Asking people to support local music is almost a cliché that can at times unfortunately turn people away but in the case of this show, it is warranted. The bands tonight are both regulars on the pub scene and it is a quite a different experience and a deserving opportunity for them to be able to perform on a larger stage that suited them. Cosmo Thundercat started the proceedings and played songs from both of their EPs including Warning Bell and Never Let Me Go during an enjoyable set. MANE, fronted by Paige Renee Court, played a set of Fiona Apple-esque ruminations ending with Chasing Butterflies that was contrasted by the music that was to follow. Her guitarist Louis Donnarumma’s own adept ensemble is another well worth seeing at their own shows.

After the supports, there’s a snag from the BBQ on the balcony before the Gomez line up remaining unchanged for twenty years takes to the HQ stage to commemorate their debut album. Ben Ottewell, front and centre and Ian Ball on the left of the audience, are both on vocals and guitars, with Olly Peacock behind on drums. Paul Blackburn is on bass to the rear left and Tom Gray is on vocals, keyboards, guitar and bass on the right, occasionally exchanging roles several times, switching stage sides and corresponding instruments throughout the set.

The usual spoiler alert of sighting the set list was waived in knowing this was a song-by-song play of the Bring It On album although the last song The Comeback is absent, inexplicably considering the inclusion during a similarly themed tenth anniversary tour. The first three songs (Get Miles, Whippin’ Piccadilly and Make No Sound) are an eclectic selection sung by either Ben and Ian before Tom switches from keyboards to guitar for 78 Stone Wobble in which all three vocalists sing. While the audience sings along during the ballad Tijuana, the next song Here Comes The Breeze contains instrumental interplay that lifts the mood of nostalgia and the audience starts getting into the groove. A lone voice calls out “How fucking good is this?” and there is laughter onstage and off in the break before Love Is Better Than a Warm Trombone. The audience almost becomes a choir during Get Myself Arrested, which is described afterwards as “beautiful singing”.

Before Bubble Gum Years, Tom warns that his keyboard is not working properly and the song may have to be abandoned but this doesn’t eventuate and it’s thumbs up at the end with Tom adding that his keyboard has worse jet lag than him. Discordant guitars mark the beginning of Rie’s Wagon and several audience members initially hold hands to their ears while Ben’s slide guitar via his Crybaby pedal is joined by an intermittent shrill whistle from the audience adding to the cacophony. A clap along is contributed to the start of Shot Shot and during the rocking instrumental passages the bearded Ben really could be mistaken for Metallica’s James Hetfield. There is a rapturous applause usually reserved as an end of set sign of appreciation before Ben states, “Moving on” and they commence a suite of songs from their follow-up album, Liquid Skin. Two thirds of the remainder of the songs are from that second album including the title track of their debut.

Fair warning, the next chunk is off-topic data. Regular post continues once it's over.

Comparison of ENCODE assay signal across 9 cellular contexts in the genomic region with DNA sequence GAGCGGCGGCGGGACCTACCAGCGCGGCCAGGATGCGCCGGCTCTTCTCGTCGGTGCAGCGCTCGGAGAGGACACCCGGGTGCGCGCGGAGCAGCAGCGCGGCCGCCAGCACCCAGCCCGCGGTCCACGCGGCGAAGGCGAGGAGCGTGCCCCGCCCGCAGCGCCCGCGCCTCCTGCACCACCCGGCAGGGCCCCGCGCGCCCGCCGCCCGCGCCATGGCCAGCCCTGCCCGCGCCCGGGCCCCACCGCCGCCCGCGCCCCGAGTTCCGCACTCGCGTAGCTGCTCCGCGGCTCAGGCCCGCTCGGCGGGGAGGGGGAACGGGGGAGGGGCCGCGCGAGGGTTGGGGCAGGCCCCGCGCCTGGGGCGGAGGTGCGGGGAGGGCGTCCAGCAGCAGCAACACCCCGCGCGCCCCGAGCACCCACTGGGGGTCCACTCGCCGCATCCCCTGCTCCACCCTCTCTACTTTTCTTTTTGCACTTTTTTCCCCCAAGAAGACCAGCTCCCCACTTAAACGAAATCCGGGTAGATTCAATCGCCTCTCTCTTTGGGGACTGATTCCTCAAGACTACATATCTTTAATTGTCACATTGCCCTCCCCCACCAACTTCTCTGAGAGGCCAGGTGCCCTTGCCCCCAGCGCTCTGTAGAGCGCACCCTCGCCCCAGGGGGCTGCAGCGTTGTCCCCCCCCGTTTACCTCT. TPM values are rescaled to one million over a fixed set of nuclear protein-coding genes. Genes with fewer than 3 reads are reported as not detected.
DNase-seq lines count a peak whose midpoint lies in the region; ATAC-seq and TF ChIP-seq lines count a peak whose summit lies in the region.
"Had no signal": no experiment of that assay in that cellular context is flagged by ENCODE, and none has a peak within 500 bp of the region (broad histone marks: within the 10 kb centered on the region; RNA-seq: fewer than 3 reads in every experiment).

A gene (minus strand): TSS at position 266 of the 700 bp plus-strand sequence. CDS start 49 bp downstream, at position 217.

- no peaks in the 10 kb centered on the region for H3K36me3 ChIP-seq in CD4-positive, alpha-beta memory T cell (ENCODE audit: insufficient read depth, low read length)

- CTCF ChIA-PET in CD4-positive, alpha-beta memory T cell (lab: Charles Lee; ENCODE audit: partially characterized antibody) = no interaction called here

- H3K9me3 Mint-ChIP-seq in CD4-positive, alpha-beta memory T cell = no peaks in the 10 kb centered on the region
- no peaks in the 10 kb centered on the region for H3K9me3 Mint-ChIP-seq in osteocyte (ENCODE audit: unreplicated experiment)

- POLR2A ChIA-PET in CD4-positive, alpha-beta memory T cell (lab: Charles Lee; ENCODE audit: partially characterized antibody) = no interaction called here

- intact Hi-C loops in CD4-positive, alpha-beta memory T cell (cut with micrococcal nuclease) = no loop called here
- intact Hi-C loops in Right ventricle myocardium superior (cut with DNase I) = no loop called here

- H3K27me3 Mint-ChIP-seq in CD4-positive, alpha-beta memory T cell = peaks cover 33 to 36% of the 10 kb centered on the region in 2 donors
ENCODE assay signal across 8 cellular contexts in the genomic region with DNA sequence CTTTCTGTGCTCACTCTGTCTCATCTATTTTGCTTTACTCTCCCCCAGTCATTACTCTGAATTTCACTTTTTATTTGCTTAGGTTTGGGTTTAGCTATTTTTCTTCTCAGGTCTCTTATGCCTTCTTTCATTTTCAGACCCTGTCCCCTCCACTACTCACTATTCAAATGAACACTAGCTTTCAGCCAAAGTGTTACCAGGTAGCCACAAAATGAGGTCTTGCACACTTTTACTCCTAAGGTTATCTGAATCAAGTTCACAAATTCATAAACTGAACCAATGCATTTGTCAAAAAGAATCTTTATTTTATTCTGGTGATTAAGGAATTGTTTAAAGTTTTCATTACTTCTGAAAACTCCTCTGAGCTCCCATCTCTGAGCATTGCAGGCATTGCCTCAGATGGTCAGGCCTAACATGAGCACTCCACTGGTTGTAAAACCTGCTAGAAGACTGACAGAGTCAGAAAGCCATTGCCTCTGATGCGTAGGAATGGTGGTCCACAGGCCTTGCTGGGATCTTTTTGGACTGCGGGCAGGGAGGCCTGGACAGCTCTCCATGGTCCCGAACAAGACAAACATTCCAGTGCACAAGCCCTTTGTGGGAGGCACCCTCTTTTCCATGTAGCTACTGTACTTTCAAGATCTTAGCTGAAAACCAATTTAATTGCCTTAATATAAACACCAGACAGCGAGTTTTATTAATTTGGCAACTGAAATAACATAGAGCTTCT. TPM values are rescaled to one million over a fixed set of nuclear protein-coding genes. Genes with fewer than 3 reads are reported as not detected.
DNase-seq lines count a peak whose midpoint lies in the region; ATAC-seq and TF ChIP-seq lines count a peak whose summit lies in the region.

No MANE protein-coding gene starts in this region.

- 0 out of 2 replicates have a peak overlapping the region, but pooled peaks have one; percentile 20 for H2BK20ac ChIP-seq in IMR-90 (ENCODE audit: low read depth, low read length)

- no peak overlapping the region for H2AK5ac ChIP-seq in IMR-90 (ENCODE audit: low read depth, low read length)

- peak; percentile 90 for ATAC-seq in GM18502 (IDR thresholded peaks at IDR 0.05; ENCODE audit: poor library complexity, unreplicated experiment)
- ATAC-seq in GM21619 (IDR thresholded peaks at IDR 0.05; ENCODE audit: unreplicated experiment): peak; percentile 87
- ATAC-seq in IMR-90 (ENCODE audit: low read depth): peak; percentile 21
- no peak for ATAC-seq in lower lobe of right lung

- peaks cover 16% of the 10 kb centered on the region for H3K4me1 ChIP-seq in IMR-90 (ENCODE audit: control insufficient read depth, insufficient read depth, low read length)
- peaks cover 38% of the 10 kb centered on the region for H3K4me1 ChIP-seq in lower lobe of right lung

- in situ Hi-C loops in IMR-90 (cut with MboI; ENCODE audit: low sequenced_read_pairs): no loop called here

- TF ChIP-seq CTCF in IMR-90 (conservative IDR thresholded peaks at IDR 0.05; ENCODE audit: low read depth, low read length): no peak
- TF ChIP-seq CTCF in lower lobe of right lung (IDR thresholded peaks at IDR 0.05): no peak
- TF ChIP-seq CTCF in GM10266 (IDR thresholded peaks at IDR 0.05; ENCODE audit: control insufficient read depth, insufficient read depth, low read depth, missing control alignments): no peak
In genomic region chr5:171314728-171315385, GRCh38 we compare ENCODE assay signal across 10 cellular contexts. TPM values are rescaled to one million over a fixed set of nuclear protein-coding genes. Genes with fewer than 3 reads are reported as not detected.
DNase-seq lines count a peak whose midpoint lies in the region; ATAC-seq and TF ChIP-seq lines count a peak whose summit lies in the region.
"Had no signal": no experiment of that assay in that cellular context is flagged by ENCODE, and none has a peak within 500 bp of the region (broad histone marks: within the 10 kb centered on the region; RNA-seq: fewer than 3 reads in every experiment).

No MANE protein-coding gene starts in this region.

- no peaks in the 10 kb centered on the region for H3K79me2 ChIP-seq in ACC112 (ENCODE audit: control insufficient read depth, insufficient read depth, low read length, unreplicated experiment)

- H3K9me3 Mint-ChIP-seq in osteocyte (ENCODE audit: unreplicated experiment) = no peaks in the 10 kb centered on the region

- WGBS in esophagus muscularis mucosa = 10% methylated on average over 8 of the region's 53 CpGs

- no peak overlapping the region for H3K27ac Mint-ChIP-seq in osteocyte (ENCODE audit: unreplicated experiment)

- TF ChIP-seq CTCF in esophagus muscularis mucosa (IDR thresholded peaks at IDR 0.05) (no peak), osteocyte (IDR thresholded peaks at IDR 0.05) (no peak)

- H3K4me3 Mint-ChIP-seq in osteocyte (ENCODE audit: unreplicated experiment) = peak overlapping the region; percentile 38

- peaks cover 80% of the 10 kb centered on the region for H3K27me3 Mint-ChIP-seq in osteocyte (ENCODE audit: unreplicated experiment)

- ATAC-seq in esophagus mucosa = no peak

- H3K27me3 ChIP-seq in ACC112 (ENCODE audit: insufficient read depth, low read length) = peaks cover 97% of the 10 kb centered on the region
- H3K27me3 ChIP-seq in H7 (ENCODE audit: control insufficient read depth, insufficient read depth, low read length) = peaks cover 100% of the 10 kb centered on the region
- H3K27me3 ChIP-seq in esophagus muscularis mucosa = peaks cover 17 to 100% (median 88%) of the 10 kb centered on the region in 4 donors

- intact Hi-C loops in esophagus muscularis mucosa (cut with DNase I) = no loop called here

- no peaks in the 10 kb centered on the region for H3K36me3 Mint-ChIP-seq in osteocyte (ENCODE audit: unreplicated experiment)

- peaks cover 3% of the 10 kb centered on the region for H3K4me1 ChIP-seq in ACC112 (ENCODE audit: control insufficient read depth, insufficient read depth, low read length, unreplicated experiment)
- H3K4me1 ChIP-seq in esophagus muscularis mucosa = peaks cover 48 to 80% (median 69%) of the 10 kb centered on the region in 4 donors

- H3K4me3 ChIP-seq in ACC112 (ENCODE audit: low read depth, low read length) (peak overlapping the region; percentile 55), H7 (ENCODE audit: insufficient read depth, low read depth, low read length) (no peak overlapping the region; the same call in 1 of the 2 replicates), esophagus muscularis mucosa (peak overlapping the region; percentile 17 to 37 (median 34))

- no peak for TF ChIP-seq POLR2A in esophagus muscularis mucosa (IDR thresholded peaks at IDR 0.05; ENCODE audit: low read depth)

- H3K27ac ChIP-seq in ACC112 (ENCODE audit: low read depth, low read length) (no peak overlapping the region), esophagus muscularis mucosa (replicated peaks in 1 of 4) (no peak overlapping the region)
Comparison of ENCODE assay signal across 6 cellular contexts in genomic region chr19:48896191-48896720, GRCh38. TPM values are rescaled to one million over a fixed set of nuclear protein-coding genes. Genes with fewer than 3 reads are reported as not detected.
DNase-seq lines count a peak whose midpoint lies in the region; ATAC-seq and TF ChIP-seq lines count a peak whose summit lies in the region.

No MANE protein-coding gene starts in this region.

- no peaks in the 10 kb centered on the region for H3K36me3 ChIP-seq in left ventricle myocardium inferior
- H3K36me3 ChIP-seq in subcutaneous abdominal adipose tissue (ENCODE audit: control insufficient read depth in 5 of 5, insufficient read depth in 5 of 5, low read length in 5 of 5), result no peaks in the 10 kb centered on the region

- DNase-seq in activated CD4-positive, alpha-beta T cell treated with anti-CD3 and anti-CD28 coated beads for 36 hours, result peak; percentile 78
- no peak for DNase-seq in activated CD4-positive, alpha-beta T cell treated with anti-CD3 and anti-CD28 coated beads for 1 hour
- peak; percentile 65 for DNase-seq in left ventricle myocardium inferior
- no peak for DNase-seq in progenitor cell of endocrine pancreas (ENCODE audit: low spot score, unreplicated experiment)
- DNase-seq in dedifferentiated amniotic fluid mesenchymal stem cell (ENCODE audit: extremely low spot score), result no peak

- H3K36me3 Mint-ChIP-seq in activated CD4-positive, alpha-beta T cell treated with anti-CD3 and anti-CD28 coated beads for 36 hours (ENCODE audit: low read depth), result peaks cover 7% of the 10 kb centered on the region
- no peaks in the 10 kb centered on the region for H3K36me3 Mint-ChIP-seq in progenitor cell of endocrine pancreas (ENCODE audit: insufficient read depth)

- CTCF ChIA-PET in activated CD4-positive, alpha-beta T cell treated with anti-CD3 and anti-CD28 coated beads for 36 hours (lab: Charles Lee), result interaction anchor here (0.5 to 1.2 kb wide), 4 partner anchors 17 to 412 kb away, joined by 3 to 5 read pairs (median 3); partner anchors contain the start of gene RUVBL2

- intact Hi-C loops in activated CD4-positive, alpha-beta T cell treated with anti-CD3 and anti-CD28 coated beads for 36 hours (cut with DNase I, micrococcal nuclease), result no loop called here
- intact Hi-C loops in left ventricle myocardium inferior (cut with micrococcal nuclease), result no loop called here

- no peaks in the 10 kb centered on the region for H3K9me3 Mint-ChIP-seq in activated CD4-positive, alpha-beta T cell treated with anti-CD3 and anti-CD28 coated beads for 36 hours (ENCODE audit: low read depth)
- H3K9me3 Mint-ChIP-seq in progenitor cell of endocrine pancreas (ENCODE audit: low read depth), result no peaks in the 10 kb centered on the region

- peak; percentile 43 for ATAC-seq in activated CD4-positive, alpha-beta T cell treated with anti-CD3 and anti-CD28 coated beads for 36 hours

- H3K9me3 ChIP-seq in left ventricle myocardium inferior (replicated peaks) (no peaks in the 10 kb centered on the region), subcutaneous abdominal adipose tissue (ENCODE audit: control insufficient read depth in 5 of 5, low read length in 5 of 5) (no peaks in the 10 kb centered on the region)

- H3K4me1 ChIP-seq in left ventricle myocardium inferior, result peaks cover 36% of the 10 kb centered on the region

The band thank long-time sound mixer Dave who is turning fifty today and the audience turn to face a nonplussed Dave at the mixing desk for an impromptu rendition of Happy Birthday. This is followed by a ballad Dave apparently likes, We Haven’t Turned Around. Tom’s technical difficulties continue when he has a problem with a bass string prior to Blue Moon Rising and he comments, “A man tries to play a bossa nova and the world says fuck no!”. It’s rock and roll from here on out excepting the pre-encore Bring It On, which starts as a representation of their electronic explorations, although this too is overtaken by the traditional rock instrumentation.

Returning for the encore, Ben feigns surprise with, “You’re still here!” describing their set as “a little ragged around the edges but that was always the way, right?” before Revolutionary Kind with an overeager audience participating in another sing along. Tom jokes, “Thanks Dave for fifty years of service. We’ve got a clock for you” and Ben announces, “Thanks for stopping by… One more for the road” before the last song Airstream Driver is performed being the most recent although it is actually nine years old.

Little old Adelaide can be maligned by the mechanics of the touring circuit with some bands overlooking our state so it feels good to know that the show tonight is the not only their first since 2014 but the first on this world tour. In case you didn’t fully take in at the time: Gomez, Adelaide thanks you!

Live Review by Jason Leigh